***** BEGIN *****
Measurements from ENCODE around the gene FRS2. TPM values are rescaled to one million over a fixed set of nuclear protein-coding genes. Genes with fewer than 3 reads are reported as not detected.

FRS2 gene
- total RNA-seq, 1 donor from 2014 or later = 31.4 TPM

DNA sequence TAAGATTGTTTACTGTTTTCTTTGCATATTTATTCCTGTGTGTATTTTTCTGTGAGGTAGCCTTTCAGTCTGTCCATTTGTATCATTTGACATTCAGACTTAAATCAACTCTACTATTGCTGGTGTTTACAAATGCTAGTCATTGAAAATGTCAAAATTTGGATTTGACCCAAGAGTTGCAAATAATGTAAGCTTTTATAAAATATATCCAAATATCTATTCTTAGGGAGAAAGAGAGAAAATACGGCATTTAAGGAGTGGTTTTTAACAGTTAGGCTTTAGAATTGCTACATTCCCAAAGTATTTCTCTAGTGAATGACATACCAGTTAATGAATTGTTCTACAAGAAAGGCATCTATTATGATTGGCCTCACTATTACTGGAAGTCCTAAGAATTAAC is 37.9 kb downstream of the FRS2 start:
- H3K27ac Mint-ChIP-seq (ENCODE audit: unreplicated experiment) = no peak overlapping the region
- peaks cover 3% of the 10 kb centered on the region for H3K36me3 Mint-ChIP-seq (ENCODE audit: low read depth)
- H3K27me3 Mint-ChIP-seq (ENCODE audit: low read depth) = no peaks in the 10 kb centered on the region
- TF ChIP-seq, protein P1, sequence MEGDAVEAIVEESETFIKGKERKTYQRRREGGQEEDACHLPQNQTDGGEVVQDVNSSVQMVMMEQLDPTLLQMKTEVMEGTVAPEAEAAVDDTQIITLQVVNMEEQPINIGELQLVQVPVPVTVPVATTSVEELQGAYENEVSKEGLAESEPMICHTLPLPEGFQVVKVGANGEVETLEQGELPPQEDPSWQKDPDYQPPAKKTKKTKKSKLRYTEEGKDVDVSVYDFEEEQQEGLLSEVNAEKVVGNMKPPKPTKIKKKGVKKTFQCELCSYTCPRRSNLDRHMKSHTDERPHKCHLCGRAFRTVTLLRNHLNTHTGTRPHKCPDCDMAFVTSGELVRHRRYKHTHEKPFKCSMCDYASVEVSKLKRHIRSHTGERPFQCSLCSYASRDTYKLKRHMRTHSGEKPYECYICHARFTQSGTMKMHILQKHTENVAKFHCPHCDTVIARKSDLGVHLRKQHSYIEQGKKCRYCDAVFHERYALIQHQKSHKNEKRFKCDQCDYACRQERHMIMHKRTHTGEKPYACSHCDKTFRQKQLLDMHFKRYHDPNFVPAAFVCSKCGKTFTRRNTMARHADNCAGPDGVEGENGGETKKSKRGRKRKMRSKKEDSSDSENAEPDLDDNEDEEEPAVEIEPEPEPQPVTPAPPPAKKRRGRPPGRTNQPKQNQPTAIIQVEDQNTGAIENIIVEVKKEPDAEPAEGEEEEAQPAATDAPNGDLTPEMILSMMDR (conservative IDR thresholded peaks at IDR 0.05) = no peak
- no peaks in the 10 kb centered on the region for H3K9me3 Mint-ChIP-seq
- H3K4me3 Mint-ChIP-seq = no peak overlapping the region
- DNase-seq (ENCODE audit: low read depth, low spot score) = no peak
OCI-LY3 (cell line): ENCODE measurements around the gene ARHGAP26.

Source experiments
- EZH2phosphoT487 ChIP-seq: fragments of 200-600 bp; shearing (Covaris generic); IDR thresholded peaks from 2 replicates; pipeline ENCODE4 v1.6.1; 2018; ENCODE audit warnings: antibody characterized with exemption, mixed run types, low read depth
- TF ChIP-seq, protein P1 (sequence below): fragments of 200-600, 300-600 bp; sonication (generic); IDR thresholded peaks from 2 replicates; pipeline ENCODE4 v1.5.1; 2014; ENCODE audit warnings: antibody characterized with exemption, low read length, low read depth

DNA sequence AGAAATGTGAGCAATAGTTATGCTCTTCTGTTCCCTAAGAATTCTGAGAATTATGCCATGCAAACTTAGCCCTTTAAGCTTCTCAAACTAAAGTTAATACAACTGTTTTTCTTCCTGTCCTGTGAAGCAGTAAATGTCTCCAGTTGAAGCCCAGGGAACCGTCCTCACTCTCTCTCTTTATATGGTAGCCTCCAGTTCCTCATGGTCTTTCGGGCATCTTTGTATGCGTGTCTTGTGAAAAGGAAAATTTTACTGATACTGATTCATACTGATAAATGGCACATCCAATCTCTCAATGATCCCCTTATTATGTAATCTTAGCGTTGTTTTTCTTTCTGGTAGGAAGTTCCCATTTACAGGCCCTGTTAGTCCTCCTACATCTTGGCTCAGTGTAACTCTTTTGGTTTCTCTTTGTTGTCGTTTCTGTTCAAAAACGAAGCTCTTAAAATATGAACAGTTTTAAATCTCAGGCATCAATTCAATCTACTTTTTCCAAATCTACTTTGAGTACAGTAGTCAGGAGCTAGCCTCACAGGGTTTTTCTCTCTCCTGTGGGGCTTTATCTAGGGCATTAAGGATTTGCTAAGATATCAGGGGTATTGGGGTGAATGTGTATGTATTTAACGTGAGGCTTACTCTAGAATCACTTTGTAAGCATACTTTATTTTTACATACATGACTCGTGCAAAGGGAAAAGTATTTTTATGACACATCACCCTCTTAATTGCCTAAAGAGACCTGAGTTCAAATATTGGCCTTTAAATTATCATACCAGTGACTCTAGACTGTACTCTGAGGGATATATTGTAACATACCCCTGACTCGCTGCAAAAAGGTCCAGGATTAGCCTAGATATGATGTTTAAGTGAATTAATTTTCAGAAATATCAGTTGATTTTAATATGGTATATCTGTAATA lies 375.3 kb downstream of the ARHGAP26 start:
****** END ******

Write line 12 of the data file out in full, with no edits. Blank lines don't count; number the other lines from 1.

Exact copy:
OCI-LY3 (cell line): ENCODE measurements around the gene ARHGAP26.